The word says it all – but only at second glance: Selfregulation means “Don’t dare”, “You better…”, “You can do it on your own or we will do it for you” – it’s just a euphemism for early submission and voluntary slavery. But it seems to be a common idea to talk about regulation, too, if the actual topic is online media and trust.
The german Hans Bredow Institute for Media Research (University Hamburg) published a reader on trust in contents and the means foster trust. Several experts describe online media, discuss some challenges (advertising, young users, the right to counterstatements) and largely present means, strategies and practices for selfregulation.
There are a few things that I consider as truly remarkable：
- The book deals with new online media, but there is not even a preview or a summary online, you have to buy it.
- The accompanying website that is still promoted from the institures website is not online – the url takes you to a domain registrar.
- The reader dedicates more than 200 pages to describe how to regulate – but 7 lines on the question why regulation is necessary, which targets should be achieved and what regulation should be good for.
- And a few times, they even mention collaboration and wiki-style collaboration with users as a means for regulation.
Ok, one goal that is also described in the title, is that to build trust. But again – what for?
This takes us to a few interesting assumptions that are hidden somewhere deep in the basics of the regulatory discussion:
#1: Whom to address with regulation efforts?
Number one: Government representatives obviously really and truly think that they should and can regulate online media and the internet. No wonder that this position is unquestioned throughout all contributions in this book – it is the summary of a government/EU-sponsored conference -, but I consider it as really strange that some participating scientists and representatives think it may be necessary or even new to recommend the participation of the industry in regulation. After all, they might know something about their business.
Leaving everything to “the industry” of course is not an option either. But it is one of the key achievements of online media, e commerce and a slight, beginnig change in spirit, that there is not “the industry” anymore. Especially in the media business, but also in the brick and mortar businesses and even in retail, attitudes, business models and business goals change.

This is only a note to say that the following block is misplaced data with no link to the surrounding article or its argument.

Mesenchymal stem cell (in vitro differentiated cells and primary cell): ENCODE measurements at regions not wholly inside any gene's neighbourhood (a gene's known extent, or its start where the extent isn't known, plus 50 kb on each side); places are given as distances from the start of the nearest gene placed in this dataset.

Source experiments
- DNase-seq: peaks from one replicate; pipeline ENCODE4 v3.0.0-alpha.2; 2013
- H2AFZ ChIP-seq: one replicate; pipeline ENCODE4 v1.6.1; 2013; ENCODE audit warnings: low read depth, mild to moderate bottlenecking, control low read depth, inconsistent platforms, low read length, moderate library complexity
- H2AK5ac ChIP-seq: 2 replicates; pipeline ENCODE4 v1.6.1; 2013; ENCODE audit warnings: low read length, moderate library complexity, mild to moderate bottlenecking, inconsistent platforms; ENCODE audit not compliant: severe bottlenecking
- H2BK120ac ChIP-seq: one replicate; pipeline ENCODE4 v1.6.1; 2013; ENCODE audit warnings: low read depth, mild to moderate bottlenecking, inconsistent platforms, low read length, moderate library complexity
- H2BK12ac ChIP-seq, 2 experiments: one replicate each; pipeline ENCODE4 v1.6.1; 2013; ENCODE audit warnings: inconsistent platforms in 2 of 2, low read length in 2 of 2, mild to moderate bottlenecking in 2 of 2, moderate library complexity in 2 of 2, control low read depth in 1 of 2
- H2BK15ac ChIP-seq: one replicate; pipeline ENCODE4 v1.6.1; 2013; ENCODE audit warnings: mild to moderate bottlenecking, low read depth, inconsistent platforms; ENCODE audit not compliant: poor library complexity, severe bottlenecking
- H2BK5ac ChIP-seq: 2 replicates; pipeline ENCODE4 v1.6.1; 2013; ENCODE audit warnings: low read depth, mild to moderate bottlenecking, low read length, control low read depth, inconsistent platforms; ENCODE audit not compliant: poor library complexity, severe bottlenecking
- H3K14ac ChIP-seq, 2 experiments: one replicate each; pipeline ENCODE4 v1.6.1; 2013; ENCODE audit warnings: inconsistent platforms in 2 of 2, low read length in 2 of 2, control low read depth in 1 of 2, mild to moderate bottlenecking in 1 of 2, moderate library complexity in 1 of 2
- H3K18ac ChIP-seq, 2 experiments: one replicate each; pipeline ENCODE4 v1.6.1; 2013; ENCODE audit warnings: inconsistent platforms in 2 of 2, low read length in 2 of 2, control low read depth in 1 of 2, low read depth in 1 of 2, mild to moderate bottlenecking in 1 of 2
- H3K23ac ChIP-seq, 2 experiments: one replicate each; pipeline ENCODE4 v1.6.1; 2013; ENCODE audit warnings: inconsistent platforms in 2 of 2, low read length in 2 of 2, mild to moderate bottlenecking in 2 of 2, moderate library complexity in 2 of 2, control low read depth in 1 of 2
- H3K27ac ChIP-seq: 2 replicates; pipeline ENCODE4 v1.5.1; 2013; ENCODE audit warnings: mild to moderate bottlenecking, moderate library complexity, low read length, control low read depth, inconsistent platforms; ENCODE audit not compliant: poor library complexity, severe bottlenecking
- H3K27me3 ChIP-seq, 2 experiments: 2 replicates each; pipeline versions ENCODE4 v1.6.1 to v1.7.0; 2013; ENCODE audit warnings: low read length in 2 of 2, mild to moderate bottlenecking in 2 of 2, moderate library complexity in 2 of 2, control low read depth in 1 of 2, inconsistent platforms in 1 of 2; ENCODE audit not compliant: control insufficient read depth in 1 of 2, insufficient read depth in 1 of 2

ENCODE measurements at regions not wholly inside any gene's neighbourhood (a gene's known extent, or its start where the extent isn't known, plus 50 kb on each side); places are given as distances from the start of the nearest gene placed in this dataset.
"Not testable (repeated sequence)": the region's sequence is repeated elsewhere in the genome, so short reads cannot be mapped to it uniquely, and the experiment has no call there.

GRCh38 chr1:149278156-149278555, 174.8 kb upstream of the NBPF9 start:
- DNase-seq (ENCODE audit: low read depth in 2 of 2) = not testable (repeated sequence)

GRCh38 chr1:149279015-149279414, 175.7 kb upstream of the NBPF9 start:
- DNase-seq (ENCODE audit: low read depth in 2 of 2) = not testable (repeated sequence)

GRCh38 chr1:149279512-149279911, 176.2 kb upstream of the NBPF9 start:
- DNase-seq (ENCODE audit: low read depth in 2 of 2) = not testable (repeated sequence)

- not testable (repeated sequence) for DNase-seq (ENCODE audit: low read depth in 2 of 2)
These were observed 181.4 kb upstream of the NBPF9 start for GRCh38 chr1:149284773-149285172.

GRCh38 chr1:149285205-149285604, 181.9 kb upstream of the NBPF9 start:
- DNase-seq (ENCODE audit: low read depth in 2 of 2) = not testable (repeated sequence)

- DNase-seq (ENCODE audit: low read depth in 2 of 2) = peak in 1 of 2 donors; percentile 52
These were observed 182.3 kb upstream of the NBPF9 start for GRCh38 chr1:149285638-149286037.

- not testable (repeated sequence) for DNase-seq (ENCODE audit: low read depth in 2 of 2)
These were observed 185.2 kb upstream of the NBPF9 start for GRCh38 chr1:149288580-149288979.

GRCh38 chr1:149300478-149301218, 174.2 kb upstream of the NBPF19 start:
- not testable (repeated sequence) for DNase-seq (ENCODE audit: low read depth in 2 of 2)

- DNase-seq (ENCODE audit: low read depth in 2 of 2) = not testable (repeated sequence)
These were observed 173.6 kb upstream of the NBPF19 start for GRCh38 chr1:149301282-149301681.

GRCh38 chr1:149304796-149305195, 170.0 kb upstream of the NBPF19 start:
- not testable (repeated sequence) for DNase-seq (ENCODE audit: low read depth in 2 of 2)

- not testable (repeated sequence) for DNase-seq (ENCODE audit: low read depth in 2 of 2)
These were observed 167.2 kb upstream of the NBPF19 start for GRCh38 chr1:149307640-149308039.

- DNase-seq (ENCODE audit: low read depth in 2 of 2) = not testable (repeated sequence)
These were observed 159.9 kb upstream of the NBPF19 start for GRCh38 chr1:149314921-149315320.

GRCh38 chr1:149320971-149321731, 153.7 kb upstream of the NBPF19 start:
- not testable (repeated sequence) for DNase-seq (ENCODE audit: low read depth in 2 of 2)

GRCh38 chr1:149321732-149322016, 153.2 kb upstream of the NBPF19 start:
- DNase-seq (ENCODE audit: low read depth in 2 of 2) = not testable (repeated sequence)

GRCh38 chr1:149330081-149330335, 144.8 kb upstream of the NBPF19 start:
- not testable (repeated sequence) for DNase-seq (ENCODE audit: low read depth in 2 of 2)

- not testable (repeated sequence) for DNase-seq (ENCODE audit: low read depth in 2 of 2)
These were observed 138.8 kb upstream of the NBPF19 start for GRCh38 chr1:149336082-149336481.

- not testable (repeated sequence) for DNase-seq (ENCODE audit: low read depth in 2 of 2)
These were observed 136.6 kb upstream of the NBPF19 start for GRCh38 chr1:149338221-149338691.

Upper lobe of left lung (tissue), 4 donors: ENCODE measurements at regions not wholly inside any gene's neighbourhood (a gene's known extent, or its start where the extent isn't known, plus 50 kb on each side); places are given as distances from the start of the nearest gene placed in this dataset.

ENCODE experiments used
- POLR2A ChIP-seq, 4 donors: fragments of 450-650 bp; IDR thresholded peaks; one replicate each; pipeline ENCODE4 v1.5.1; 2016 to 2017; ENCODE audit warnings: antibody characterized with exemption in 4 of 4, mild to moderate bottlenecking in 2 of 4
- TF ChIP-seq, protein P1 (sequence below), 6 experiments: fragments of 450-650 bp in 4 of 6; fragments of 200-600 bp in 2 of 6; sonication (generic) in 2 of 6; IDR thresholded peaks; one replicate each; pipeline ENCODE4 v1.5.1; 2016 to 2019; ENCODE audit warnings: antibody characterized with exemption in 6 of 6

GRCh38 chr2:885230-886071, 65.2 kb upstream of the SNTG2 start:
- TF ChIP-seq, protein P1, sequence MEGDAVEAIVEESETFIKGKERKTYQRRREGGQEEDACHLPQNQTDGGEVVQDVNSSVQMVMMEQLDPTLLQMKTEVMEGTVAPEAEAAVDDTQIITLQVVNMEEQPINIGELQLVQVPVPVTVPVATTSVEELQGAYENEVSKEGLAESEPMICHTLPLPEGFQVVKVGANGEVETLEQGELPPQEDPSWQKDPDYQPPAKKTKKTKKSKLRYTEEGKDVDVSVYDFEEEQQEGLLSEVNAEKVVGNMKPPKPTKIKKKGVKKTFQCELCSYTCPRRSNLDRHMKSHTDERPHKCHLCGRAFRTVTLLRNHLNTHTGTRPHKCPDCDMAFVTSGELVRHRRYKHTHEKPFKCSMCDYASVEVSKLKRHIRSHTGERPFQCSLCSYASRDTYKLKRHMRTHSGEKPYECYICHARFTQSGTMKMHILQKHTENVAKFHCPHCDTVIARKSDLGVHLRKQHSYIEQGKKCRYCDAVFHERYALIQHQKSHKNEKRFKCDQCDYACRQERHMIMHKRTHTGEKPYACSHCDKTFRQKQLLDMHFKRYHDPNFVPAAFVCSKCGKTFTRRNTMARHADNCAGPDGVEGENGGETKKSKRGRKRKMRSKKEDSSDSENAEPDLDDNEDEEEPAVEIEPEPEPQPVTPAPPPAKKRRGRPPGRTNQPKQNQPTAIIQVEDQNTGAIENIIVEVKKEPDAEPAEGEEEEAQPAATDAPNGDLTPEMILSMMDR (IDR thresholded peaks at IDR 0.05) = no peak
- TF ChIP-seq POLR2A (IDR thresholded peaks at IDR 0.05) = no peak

The “old”, profit oriented industry is the main contact for regulators – they have the visible impact, they have defined the rules of the business so far, and they have the power to be really harmful: be it through mental or chemical pollution, by creating economic dependencies or by controlling too big pieces of the cake.
Regulating the old industries by reducing a bit of the quantity and impact of their business, but confirming the general way they do business, will not help to develop new ways of cooperation, sharing or sustainable business. It will keep everything as it is, maybe it will help those who claim to be powerful to feel a little bit more comfortable.
Another way is to support the “other industry” in doing business. This is not a matter of donating money or investing a little bit in technology projects. This is a matter of creating regulations and support-structures that empower people to do business. It does not have to be difficult to get something started – there should bot be minimum limits of turnover businesses have to deliver in order to be businesses (and part of a social insurance system). – Why do some european cities have an abundant culture of restaurants from all over the world, whereas others only have fast food and high class cuisine? Why do some 25 year olds have a long list of activities in their CV, and others only an education?
Regulating the “other” industries is something that governments can’t do. This will create boring islands or it will again support the mainstream only. Creating prerequisites to do different business is a far more promising challenge for both governments and the old industry, if they want to participate.
#2: What kind of trust is built by regulation?
The first point dealt with what and how to regulate. Now I want to question what regulation is good for and why the discussion is likely to be related to trust.
Again, we have to ask whom we address with regulatory efforts. Following the discussion of the regulation conference, I assume it is the old industry. Regulation is supposed to increase trust. This is explicitly mentionend several timeｓ：The authors want to define common characteristics for trustworthy publishers, they want to research why online publishers (in their opinion) are not as trustworthy as offline publishers, they want to built trust in the industry and in the users – and they want to support and act in the name of public interest. – What kind of trust is this?